The College of Health Sciences Office of Research in conjunction with the college’s Dean’s Office is proud to award five research faculty applicants $20,000 each from the Intramural Pilot Project Program, better known as IP³. The grant monies will assist in piloting or expanding their current research projects for the next year. Projects include identification of patients at high risk for pressure injuries; prevention, treatment and rehabilitation strategies of knee injuries in Armed Services personnel; the effects of an agricultural chemical on human development; preventing and treating Alzheimer’s Disease through exercise; and how social conforms influence a mother’s ability/willingness to breast feed her baby for the recommended length of time.
The funds will aid researchers in enhancing their research agendas and subsequently increasing the faculty’s opportunities to receive funding from distinguished organizations such as the National Institutes of Health and the United States Department of Defense.
Below are the names of the faculty and more detail about their IP³ pilot projects:
Jenny Alderden, assistant professor in School of Nursing – “Pressure Injury Risk Prediction among Critical Care Patients: A Machine Learning Approach.” Pressure injuries, formally called pressure ulcers, are localized areas of injury to skin and/or underlying tissue that occur as a result of pressure caused from long-term immobility. Hospital acquired pressure injuries occur among 6 to 10 percent of surgical critical-care patients in the United States and result in longer hospitalization, increased disease or complications, and human suffering. Though pressure injuries are common, some can be prevented using measures that are not feasible for every patient due to cost. Alderden’s goal is to test and calibrate a model that will allow critical care nurses to identify patients at high risk for pressure injuries so that preventative measures that are not feasible for every patient can be directed toward highest risk patients.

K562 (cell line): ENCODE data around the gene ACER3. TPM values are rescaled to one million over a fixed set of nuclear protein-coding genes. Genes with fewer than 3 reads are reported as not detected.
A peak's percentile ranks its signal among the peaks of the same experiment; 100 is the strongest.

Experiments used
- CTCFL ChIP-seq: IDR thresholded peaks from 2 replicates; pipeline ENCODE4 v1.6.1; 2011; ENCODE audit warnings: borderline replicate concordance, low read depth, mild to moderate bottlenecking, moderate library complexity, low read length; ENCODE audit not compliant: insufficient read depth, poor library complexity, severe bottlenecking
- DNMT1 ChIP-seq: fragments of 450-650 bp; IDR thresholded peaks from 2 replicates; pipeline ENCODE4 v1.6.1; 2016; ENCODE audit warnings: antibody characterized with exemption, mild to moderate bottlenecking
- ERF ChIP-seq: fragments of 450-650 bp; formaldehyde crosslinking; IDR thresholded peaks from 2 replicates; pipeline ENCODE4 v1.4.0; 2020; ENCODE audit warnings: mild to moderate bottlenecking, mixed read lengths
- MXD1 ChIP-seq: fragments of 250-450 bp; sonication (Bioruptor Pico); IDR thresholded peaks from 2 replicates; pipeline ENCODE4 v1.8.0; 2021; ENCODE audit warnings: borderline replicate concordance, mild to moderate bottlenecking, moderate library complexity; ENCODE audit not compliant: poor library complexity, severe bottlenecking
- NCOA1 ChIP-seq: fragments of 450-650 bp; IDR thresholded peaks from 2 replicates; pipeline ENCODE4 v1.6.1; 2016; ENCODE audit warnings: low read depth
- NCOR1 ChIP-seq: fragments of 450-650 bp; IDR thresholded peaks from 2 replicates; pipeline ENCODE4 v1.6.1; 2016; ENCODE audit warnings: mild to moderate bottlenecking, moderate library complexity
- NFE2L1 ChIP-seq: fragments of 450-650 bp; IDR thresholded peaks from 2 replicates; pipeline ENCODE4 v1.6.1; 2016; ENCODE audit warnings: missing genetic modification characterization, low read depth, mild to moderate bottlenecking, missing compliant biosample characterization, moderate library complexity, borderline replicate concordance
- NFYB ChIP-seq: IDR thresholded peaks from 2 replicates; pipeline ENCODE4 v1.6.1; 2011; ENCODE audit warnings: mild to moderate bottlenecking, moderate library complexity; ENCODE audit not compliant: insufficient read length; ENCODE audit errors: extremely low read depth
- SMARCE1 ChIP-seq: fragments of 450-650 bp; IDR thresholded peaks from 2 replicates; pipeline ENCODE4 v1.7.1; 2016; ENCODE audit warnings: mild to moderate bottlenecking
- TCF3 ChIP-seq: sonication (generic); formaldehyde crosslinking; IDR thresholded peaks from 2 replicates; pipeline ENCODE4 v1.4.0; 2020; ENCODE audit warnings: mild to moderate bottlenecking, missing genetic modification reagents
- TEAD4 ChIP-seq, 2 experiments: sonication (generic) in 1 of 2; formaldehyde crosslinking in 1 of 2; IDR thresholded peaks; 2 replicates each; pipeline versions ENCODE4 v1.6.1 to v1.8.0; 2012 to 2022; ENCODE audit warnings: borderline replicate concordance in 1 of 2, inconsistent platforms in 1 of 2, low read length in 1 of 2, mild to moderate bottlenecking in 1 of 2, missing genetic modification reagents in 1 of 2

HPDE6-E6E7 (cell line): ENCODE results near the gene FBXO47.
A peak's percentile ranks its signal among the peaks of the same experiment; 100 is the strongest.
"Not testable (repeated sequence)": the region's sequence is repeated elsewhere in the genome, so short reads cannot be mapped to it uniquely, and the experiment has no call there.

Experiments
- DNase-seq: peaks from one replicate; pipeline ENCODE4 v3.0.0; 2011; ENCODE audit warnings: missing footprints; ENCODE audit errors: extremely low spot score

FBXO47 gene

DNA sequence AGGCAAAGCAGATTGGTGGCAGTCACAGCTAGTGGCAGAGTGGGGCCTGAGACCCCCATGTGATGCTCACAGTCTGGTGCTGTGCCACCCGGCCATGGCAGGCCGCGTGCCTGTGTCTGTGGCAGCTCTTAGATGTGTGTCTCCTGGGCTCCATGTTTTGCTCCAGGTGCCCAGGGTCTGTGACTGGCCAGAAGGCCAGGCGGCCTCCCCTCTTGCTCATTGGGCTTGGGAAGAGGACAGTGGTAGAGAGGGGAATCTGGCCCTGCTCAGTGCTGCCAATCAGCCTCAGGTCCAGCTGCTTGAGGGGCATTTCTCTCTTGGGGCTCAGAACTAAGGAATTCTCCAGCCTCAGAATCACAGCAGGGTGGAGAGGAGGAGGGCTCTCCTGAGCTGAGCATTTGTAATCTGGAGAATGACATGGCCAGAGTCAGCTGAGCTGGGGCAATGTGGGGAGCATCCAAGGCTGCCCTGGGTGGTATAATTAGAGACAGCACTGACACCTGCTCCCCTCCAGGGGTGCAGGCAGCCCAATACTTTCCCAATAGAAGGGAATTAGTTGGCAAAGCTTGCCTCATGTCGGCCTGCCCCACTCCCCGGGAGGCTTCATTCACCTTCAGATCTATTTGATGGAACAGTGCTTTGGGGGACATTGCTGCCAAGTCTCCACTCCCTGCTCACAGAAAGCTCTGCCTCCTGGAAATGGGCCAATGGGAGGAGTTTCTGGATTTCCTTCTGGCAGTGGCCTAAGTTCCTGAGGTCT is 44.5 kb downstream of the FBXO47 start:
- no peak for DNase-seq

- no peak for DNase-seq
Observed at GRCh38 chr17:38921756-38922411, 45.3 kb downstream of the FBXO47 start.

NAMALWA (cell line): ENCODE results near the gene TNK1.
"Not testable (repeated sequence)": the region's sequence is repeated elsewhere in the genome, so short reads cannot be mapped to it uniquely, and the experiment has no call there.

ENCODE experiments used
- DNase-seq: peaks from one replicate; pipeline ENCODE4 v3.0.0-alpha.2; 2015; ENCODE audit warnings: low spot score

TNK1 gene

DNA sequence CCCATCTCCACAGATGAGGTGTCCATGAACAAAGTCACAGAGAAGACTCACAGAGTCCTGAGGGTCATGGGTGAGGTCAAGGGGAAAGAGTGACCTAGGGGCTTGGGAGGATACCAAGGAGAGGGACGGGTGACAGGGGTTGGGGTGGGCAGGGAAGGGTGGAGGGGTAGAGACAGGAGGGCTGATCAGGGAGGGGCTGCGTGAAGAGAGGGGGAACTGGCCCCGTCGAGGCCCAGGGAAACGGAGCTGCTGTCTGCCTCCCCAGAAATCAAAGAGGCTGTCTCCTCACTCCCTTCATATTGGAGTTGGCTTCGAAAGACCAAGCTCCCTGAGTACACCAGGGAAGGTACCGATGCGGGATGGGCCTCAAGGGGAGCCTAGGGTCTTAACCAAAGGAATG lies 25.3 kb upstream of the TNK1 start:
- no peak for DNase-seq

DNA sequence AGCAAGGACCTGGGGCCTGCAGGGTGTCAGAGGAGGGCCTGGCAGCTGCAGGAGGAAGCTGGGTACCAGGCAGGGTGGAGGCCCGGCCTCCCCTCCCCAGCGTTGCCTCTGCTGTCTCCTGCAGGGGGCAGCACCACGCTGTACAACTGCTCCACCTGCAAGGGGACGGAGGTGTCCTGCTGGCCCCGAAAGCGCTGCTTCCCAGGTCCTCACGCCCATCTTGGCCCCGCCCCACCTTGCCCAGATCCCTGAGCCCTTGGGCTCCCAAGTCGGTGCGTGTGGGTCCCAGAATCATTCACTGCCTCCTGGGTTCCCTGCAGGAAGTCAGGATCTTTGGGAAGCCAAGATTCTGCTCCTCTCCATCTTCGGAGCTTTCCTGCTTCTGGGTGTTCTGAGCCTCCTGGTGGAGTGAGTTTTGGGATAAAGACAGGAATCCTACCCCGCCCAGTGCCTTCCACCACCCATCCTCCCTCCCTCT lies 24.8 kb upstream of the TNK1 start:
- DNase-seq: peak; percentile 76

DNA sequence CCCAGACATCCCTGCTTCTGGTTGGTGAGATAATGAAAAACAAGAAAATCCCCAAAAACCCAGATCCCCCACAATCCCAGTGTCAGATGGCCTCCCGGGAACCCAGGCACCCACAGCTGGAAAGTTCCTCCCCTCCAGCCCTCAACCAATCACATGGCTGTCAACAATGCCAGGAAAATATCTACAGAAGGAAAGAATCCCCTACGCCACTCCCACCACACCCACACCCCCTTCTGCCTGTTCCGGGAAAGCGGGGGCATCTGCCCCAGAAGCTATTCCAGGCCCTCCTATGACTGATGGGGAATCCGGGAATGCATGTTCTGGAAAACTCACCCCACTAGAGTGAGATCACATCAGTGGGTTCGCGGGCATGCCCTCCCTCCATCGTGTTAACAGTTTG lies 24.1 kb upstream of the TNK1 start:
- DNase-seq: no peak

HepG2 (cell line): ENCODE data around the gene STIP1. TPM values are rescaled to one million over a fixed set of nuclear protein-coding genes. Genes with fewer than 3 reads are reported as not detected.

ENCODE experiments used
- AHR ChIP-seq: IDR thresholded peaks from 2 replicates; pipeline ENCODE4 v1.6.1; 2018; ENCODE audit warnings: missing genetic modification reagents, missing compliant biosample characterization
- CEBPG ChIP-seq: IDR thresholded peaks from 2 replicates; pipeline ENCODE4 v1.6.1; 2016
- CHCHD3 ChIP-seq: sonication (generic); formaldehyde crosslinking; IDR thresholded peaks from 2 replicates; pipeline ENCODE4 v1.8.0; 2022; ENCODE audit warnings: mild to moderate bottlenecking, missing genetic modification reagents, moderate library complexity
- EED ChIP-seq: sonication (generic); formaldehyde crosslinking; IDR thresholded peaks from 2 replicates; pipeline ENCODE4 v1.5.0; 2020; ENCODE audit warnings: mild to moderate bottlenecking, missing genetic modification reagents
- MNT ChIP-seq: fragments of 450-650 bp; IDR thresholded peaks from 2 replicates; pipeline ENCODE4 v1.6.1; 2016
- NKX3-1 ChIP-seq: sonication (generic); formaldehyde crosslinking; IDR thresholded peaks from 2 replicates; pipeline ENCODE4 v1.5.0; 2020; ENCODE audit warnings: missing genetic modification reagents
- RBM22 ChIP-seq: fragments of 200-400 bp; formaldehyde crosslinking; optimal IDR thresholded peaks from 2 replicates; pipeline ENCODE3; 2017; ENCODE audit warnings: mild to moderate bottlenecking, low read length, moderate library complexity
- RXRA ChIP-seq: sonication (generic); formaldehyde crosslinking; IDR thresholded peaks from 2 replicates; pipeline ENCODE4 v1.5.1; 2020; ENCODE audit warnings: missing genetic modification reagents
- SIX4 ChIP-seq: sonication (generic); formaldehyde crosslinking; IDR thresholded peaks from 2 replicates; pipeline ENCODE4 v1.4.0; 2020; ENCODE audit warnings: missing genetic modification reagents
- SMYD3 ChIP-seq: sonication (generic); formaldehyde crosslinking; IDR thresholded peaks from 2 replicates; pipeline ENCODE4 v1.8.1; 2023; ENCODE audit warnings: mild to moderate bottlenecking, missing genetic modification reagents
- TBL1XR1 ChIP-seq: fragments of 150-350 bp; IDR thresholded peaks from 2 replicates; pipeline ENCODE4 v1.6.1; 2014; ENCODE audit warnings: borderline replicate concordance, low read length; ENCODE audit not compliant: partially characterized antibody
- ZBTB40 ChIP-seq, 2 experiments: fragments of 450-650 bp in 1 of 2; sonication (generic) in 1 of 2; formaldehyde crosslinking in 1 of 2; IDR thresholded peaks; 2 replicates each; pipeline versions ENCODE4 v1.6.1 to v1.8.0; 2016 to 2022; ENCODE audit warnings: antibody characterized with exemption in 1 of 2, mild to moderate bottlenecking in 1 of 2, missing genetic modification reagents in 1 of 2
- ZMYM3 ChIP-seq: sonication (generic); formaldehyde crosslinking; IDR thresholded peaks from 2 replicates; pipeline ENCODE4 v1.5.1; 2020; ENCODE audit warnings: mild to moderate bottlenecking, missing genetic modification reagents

Tyler Brown, assistant professor, School of Allied Health Sciences Department of Kinesiology – “Biomechanical Analysis to Prevent and Treat the Increasing Incidence of Knee Osteoarthritis.” Osteoarthritis (OA) is a common, costly musculoskeletal disease that results in chronic pain, loss of joint function, and long-term disability. OA development is increasing, especially in the knees among U.S. Armed Services members and others in physically demanding occupations. This disease prevents service members from returning to active duty and can ultimately lead to medical discharge. Brown’s work will use an experimental approach to determine links between knee joint instability and body borne load. This approach will lead to the development of an algorithm that will quantitatively assess knee joint instability. Brown’s research has potential for the development of new prevention, treatment, and rehabilitation strategies for knee osteoarthritis in military personnel.